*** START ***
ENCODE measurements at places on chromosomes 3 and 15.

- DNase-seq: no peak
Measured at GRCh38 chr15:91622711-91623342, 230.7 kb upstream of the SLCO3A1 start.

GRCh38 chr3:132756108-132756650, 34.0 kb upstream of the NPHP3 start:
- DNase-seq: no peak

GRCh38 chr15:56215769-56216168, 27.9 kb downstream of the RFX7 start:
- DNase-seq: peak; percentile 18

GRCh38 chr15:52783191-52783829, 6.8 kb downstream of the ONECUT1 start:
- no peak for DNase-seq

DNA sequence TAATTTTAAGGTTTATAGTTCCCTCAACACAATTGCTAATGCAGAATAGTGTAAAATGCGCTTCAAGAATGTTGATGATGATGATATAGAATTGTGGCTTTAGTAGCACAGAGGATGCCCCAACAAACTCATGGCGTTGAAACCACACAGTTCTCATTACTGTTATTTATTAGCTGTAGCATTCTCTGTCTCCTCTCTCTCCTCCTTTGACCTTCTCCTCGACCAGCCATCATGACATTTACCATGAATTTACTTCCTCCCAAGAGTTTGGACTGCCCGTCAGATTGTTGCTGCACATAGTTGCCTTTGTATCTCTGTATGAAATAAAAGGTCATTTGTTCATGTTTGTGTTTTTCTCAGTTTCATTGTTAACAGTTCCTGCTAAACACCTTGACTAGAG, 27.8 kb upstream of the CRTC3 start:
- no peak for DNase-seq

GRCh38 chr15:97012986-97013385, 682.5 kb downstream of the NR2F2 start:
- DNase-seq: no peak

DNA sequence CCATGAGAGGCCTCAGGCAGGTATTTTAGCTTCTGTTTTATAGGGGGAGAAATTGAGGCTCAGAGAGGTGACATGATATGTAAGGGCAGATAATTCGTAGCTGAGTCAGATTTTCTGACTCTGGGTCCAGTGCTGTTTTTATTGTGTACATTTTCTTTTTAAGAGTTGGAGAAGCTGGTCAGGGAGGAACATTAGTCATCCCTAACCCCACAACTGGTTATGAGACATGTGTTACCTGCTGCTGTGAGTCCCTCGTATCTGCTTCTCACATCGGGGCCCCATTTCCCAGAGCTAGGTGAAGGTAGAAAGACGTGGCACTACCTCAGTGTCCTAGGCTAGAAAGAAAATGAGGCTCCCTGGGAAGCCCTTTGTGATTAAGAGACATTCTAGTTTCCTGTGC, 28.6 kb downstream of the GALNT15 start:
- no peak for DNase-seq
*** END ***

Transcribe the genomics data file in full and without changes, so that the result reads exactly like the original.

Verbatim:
ENCODE measurements at places on chromosomes 3 and 15.

- DNase-seq: no peak
Measured at GRCh38 chr15:91622711-91623342, 230.7 kb upstream of the SLCO3A1 start.

GRCh38 chr3:132756108-132756650, 34.0 kb upstream of the NPHP3 start:
- DNase-seq: no peak

GRCh38 chr15:56215769-56216168, 27.9 kb downstream of the RFX7 start:
- DNase-seq: peak; percentile 18

GRCh38 chr15:52783191-52783829, 6.8 kb downstream of the ONECUT1 start:
- no peak for DNase-seq

DNA sequence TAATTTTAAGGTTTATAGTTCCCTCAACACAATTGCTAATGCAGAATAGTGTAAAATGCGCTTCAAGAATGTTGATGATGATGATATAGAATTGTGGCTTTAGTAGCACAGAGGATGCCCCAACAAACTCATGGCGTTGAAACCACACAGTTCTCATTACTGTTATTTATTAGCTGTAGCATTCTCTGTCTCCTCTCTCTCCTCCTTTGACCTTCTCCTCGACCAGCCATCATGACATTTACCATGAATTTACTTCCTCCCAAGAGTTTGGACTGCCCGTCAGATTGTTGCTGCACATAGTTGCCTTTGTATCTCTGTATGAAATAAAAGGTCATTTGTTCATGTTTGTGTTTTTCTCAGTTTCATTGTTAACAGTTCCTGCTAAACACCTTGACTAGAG, 27.8 kb upstream of the CRTC3 start:
- no peak for DNase-seq

GRCh38 chr15:97012986-97013385, 682.5 kb downstream of the NR2F2 start:
- DNase-seq: no peak

DNA sequence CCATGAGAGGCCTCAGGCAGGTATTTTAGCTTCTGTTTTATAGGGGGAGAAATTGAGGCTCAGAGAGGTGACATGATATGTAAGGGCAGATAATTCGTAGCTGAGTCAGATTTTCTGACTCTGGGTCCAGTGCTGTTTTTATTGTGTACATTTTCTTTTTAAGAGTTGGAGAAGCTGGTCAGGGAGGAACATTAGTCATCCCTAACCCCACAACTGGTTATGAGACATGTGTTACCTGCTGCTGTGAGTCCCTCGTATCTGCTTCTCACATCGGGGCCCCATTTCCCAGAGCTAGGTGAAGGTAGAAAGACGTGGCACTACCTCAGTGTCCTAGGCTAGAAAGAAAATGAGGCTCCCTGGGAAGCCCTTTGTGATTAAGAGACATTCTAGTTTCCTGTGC, 28.6 kb downstream of the GALNT15 start:
- no peak for DNase-seq